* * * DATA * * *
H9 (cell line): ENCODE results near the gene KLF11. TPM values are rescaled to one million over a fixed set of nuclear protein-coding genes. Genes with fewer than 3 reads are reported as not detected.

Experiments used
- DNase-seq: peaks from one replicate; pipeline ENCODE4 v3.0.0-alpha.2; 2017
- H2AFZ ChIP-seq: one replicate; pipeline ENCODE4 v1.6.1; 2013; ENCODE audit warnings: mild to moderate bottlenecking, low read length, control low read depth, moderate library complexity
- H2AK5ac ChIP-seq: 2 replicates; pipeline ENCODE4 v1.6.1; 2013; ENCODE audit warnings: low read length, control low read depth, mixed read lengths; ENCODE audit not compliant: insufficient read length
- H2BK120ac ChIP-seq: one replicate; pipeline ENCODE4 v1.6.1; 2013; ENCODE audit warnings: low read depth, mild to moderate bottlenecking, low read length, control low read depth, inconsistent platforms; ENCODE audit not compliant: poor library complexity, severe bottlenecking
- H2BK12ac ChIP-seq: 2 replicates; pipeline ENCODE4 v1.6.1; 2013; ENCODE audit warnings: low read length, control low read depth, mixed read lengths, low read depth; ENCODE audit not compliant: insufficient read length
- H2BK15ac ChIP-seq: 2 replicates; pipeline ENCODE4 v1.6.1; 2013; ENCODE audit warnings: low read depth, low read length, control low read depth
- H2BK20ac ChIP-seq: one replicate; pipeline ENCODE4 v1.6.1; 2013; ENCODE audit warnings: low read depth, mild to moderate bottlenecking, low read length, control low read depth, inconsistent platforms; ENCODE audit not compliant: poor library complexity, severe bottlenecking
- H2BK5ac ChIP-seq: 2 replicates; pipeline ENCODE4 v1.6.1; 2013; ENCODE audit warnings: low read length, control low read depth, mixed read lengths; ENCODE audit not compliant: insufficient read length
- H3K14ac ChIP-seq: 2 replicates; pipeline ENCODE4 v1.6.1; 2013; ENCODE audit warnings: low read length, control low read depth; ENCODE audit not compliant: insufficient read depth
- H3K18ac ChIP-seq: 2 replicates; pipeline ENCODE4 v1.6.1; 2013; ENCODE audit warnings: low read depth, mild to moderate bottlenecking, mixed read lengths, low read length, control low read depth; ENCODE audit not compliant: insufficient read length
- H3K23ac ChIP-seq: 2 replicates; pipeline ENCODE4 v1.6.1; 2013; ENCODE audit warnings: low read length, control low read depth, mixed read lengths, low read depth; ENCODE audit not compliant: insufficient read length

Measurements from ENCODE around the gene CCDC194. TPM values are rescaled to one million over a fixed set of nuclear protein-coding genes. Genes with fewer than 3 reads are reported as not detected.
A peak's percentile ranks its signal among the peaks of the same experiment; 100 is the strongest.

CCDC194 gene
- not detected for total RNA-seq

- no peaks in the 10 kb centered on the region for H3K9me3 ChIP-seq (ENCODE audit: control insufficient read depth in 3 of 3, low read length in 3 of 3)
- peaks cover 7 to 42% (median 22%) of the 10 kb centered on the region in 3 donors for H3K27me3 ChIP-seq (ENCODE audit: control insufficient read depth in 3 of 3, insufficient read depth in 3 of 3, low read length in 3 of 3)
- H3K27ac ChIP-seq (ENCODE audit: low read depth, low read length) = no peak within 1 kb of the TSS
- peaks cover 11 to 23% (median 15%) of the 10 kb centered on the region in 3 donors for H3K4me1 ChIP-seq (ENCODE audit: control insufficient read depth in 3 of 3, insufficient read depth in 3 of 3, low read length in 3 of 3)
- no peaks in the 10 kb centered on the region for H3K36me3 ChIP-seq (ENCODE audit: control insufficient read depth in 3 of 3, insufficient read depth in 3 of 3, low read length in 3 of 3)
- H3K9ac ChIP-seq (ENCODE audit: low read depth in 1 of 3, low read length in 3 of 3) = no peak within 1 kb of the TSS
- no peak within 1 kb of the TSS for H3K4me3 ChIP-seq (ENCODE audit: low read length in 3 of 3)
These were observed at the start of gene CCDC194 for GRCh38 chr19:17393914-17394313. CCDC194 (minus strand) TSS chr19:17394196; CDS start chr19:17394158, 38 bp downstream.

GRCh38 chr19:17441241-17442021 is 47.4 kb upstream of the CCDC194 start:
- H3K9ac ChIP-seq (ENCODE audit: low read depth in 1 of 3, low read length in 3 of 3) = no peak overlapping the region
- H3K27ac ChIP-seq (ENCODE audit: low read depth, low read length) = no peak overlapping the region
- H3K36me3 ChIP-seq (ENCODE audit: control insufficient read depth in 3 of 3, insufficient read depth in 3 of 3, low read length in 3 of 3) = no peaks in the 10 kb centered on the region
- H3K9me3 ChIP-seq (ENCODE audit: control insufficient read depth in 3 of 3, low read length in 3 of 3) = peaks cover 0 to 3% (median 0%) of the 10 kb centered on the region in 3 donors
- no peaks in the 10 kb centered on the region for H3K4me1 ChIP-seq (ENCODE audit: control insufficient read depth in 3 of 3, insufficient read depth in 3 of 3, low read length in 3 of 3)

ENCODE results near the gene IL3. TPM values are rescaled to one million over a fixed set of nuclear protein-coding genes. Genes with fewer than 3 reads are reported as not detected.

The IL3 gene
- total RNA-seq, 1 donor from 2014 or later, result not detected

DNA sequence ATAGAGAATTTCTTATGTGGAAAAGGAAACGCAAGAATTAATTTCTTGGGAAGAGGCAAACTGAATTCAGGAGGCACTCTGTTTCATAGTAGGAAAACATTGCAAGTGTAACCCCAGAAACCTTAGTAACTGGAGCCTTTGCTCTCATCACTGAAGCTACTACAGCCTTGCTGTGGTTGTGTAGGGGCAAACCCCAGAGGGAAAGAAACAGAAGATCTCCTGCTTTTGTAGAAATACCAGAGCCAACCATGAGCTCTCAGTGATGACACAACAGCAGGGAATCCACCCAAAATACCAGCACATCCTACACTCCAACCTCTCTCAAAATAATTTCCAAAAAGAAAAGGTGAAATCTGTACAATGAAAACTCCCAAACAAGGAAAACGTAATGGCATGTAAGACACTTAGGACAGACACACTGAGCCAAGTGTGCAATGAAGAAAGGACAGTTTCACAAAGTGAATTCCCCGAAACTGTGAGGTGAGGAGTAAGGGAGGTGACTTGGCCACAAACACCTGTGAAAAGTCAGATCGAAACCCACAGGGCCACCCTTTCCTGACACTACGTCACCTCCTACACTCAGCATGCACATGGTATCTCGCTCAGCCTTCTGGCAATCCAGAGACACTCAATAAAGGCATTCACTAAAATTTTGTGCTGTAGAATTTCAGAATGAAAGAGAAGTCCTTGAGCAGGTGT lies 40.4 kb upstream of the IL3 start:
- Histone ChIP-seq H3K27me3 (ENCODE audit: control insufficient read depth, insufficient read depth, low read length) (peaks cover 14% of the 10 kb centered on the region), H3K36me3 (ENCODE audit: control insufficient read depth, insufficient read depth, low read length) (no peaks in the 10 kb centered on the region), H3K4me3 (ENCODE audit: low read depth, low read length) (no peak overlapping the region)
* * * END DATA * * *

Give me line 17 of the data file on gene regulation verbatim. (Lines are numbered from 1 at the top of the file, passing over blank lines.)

- not detected for total RNA-seq